Over the last two decades, tissue microarrays (TMAs) have had a remarkable impact on biomarker investigation studies. TMAs are essentially tissue “archives” produced by the repeated transfer of small tissue cores, typically ranging in size from 0.6 to 2.0 mm in diameter, from paraffin embedded ‘donor’ blocks into a single TMA ‘recipient’ block (Figure 1)1. Using a small core size, approximately 500 different tissue spots from few or many different patients can be arrayed into one TMA2.
The use of TMAs for prognostic or predictive biomarker studies has many advantages. Consider the example where expression of a protein biomarker by immunohistochemistry is to be evaluated on 450 patients. Rather than performing 450 immunohistochemical stains on 450 patient slides sectioned from the same number of blocks, small cores from each sample can be arrayed onto a single TMA block. Even if multiple cores are taken from each individual patient, a minimum number of blocks are produced. This has the considerable effect of drastically diminishing costs and other resources as well as reducing tissue wasting. Additionally this allows appropriately powered studies using a large number of tissues to be evaluated under the same experimental conditions.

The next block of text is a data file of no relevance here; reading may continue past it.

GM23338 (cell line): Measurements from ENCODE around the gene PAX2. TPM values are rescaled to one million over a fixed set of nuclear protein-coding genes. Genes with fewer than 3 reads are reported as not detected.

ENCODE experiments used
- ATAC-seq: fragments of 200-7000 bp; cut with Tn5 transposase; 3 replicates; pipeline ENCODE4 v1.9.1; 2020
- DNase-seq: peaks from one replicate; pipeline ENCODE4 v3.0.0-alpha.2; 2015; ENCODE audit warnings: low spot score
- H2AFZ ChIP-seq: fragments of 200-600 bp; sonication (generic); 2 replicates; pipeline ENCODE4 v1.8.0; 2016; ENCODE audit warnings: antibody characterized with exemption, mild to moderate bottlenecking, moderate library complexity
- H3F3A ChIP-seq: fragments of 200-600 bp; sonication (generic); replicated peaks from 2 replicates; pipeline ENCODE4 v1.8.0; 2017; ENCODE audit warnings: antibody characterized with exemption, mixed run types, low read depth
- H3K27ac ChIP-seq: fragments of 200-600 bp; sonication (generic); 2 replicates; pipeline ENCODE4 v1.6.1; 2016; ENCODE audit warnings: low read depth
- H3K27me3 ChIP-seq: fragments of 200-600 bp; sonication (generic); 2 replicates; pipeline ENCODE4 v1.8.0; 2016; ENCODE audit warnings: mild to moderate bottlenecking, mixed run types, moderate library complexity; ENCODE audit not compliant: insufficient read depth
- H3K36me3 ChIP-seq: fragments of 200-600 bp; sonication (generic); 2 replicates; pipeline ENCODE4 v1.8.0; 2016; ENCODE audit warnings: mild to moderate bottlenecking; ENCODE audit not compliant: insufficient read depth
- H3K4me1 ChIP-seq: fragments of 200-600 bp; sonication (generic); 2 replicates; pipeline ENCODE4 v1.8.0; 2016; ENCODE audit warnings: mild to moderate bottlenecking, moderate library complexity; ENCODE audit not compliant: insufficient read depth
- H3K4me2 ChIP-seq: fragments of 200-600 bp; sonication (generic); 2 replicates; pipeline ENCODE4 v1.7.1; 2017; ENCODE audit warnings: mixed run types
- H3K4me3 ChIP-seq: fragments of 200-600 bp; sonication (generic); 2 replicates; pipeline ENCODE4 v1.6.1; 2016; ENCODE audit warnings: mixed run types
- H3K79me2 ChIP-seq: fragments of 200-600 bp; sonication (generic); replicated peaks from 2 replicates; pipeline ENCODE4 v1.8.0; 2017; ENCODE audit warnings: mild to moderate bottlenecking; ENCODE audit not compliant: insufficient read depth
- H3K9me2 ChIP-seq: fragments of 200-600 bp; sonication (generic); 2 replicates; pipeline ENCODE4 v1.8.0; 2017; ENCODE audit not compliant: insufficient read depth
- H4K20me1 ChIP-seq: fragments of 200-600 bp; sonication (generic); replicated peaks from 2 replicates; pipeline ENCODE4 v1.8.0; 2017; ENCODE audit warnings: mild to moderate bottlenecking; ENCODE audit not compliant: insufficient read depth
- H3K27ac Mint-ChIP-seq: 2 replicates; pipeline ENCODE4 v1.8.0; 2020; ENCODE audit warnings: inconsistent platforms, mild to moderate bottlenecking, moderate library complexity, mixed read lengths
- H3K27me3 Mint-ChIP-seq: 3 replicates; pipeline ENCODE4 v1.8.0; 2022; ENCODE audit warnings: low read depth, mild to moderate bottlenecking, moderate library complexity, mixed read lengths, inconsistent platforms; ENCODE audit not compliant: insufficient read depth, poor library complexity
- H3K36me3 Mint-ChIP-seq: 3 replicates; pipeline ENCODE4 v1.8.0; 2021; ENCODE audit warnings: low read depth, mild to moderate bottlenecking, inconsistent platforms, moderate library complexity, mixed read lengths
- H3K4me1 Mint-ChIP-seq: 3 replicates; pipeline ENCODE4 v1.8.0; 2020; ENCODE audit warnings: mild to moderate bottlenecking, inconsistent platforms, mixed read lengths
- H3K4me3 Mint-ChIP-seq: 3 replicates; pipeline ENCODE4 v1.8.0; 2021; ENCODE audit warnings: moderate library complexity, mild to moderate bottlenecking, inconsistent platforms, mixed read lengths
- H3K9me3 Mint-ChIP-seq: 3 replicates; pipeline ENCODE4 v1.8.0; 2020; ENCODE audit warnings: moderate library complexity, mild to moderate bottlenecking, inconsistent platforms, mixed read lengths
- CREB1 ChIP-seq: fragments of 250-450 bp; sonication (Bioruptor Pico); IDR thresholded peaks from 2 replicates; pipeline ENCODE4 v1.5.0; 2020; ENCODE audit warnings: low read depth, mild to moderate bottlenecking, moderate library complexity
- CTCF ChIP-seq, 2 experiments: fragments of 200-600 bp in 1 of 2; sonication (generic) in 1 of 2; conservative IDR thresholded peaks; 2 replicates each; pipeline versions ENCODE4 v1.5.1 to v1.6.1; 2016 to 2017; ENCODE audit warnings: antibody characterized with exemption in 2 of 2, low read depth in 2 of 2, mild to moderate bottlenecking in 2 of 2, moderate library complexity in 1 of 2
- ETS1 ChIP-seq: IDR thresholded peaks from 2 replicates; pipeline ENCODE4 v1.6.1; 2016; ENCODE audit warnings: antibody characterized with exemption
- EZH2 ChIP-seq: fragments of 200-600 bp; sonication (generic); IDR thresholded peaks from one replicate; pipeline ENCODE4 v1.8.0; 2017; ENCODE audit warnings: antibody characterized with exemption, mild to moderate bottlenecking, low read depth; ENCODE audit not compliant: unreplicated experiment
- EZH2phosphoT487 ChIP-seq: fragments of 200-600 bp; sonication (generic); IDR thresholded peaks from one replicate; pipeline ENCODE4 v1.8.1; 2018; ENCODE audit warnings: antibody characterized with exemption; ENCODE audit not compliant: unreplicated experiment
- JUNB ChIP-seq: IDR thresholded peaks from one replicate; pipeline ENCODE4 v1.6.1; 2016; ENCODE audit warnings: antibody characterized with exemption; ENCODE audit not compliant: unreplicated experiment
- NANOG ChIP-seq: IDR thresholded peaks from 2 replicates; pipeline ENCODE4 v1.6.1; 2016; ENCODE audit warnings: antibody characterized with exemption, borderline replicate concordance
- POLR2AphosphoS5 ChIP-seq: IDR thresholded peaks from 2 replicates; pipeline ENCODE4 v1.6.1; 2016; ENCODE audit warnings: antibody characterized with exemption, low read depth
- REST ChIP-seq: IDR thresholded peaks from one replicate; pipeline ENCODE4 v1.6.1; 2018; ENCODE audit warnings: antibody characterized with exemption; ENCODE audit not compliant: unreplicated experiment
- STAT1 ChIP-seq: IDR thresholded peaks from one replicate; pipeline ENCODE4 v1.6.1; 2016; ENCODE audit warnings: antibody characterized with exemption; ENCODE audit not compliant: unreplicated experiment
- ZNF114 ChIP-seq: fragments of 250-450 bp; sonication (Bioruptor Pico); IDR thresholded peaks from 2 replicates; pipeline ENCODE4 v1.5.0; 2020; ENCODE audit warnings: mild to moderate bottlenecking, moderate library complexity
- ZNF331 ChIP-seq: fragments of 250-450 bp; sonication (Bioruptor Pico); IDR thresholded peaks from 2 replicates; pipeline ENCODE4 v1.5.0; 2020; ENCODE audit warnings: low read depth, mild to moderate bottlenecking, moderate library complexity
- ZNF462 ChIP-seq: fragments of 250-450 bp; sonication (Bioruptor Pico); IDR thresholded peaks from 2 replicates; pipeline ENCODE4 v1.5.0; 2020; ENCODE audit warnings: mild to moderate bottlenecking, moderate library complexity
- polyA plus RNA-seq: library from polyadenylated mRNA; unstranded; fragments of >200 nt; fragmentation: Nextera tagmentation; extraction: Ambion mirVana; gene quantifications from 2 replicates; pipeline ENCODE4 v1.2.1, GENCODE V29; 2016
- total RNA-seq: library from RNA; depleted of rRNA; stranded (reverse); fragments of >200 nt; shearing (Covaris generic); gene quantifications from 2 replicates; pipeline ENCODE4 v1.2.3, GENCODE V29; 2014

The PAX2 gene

TMAs have many different applications. For instance, they can be used to study morphology, protein expression, RNA expression and DNA aberrations following staining with different dyes, or after immunohistochemistry or chromogenic and even fluorescence in situ hybridization3-7. Recent studies have also used TMAs to test intra and interlaboratory variation in staining protocols, establish specificity or sensitivity of antibodies for specific gene mutations, and to determine the interobserver reproducibility of protein expression in international collaborations8-11.